, Volume 3, Issue 4, pp 407-428

Is there a profession of engineering?

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Abstract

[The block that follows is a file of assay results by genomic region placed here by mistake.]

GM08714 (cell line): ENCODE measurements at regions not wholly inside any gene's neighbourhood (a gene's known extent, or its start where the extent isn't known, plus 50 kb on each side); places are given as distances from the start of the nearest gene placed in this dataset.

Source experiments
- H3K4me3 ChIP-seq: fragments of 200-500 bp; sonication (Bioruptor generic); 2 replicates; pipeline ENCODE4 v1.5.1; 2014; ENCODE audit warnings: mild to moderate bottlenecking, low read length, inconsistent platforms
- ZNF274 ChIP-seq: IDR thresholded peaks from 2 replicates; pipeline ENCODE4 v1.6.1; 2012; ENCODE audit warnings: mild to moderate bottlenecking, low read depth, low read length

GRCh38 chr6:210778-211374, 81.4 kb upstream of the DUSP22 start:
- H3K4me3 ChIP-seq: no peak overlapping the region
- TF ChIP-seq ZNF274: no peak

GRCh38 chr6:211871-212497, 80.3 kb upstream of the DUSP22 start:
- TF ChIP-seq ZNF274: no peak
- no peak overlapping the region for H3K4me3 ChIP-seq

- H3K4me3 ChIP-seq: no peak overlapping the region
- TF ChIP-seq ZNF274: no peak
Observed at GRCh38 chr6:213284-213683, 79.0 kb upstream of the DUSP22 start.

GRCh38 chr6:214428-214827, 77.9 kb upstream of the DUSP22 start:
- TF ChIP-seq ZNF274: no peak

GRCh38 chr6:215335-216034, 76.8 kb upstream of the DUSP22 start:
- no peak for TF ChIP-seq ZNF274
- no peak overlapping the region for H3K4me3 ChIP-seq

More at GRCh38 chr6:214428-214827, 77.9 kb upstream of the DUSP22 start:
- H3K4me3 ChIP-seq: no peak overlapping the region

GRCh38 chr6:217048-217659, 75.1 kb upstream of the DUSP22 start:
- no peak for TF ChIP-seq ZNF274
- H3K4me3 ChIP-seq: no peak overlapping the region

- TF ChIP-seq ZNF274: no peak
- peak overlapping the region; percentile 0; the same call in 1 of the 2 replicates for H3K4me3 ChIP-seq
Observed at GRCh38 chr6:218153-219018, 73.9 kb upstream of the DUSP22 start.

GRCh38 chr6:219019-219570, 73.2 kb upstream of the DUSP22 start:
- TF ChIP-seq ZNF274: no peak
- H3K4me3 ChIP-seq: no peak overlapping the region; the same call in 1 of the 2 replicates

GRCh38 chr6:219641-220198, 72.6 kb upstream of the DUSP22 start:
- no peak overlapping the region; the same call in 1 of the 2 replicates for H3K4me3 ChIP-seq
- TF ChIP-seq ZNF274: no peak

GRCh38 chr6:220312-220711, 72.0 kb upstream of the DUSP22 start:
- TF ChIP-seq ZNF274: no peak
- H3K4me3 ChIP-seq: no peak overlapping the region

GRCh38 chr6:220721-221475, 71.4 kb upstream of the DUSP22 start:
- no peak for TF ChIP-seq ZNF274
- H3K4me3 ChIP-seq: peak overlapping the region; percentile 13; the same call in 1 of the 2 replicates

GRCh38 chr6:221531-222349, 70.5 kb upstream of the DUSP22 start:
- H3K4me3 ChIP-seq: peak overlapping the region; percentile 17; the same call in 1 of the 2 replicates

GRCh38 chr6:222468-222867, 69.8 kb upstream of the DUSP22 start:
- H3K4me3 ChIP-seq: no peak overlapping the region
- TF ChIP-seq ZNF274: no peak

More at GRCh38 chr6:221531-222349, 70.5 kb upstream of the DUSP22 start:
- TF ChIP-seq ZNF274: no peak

This article examines three common arguments for the claim that engineering is not a profession: 1) that engineering lacks an ideal internal to its practice; 2) that engineering’s ideal, whether internal or not, is merely technical; and 3) that engineering lacks the social arrangements characteristic of a true profession. All three arguments are shown to rely on one or another definition of profession, each of which is inadequate. An alternative to these definition is offered. It has at least two advantages. On the one hand, it emphasizes the importance of professional community, the role of occupation in defining profession, the centrality of a moral ideal, and the necessity for morally binding standards (beyond ordinary morality). On the other hand, the alternative definition is in part independent both of moral theory and sociology. This article concludes by considering what light the alternative definition can throw on the professional status of engineers serving the Nazis.